Hardy summer plants

Since the start of January we have been away from our garden - at the Woodford Festival and visiting family interstate. Considering that over that time, the garden has not been watered and there has not been much rain, I am so impressed at how so many of the plants are just thriving.

The plants are thriving - my first job will be to manage that abundance.  My first attempt was trimming back some plants over the pathways - these cuttings I took to the children's workshop on Saturday.

Before I went on holidays, I added extra mulch and opened the soil a bit with a garden fork to allow moisture to percolate more easily.  In a previous post, Holiday Garden, I talked about how I prepared the garden. It worked.

I had hoped of course for a little bit more summer rain to help the salad seedlings to thrive - some have some haven't. Enough survived.

What also worked was the weed suppressing ability of my no-dig gardens.  I have very little weeding work to do after a month - mostly a bit of trimming around the paths and edges.  It's great!  Not having to weed saves a lot of time in the garden. Of course there's the odd weed that comes through, but these seem weakened and easy to pull out.  If you want to give it a try, I posted the instructions earlier this month - My Simple and Successful No-Dig Garden Method

Eggplant in the new no-dig garden area - hooray, no weeds!

Here are just some of the plants that are looking great after a month of no care and no watering. Building soil fertility, integrating water harvesting features, mulching very well and choosing hardy plants really do make a difference.

The spectacular flowering amaranth - very drought tolerant.

The structure of Brazilian Spinach prevents wilt.
The incredibly hardy Society Garlic growing here amongst the Brazilian Spinach.

Japanese Mint is thriving under the shade of the Navel Orange
The Lemonbalm is flourishing too in the semi-shaded positions.

The Lemon Myrtle has grown so well it needs a haircut.
I like to keep the new growth low where I can easily harvest it

Madagascar Bean - an immature pod. I wait until these are brown and dry, then harvest the lovely purple spotted dry bean inside the pod and use it like a lima bean.

The vine of the Madagascar Bean - so abundant it grew too heavy for the trellis.  This needs attention!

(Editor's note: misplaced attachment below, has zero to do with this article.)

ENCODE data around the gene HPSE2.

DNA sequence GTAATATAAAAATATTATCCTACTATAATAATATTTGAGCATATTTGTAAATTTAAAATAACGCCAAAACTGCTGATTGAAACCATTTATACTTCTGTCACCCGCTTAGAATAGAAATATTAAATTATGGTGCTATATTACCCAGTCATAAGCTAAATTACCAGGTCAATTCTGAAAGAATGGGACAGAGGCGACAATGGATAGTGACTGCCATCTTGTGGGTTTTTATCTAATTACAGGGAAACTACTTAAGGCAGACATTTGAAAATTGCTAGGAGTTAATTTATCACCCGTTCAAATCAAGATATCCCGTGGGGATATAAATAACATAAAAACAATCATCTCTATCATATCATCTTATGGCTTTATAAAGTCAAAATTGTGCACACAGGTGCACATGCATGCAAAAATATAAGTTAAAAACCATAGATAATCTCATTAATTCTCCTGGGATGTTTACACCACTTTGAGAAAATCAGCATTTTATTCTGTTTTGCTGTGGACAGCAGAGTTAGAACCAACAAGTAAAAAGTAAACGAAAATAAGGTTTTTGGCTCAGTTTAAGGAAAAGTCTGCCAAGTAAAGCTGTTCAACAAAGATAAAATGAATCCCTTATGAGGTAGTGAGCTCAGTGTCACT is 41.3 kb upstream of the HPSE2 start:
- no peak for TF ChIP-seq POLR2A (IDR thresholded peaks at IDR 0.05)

New pumpkins are emerging. That's good - I recently finished eating the last crop. These self seed. The vines are offering some nice young green leaves and flowers for dinner too (but not these female flowers).

Welsh Onion is such a hardy plant. It almost always is upstanding! This Welsh Onion plant I first started growing 23 years ago. I keep dividing and spreading it.  I have it all over the garden and have given away so many. In this spot, it is surrounded by parsley.

Pelargonium in the really really dry spot - I appreciate it's ability to grow in such harsh conditions.

Pigeon pea flourishes in the dry spots too. It has after all grown in India for over 3000 years and providing a dried pea that is used in dahl.

Red hibiscus spinach is starting to bush out nicely. I enjoyed this thoroughly in a stir fry tonight.

The Rosella bushes are coming along too - also a drought-hardy hibiscus. I am looking forward to making some rosella tea.

The Mexican tarragon is thriving. A lot of this will be going to a daylong herb workshop I am doing at Northey Street City Farm in a couple of weeks.

I am so impressed by this tuscan kale - it is perfect!  It's roots were covered with a lot of mulch. Another kale in spot that was too dry and had less mulch is almost all bug eaten. 

The hardy Peruvian ground apple - Yacon. The young leaves are edible while we wait for the root to form. In winter, the top will die back and we can harvest the sweet roots.

I am so keen to get in and start work, but I think it's really important first - before getting in with a flurry of activity - to stay in observation mode for a little while longer. I am assessing where the garden is - how all the plants are doing, how the system has evolved, what gaps are there, what problems are happening, what are the priority tasks, what new structures are needed, where could I put in my new herb crops, what needs changing, where will the children's new gardens go, where can they build their treehouse...

I love the process of keeping the design alive - evolving and adapting to the changing conditions and needs.

Happy gardening everyone!

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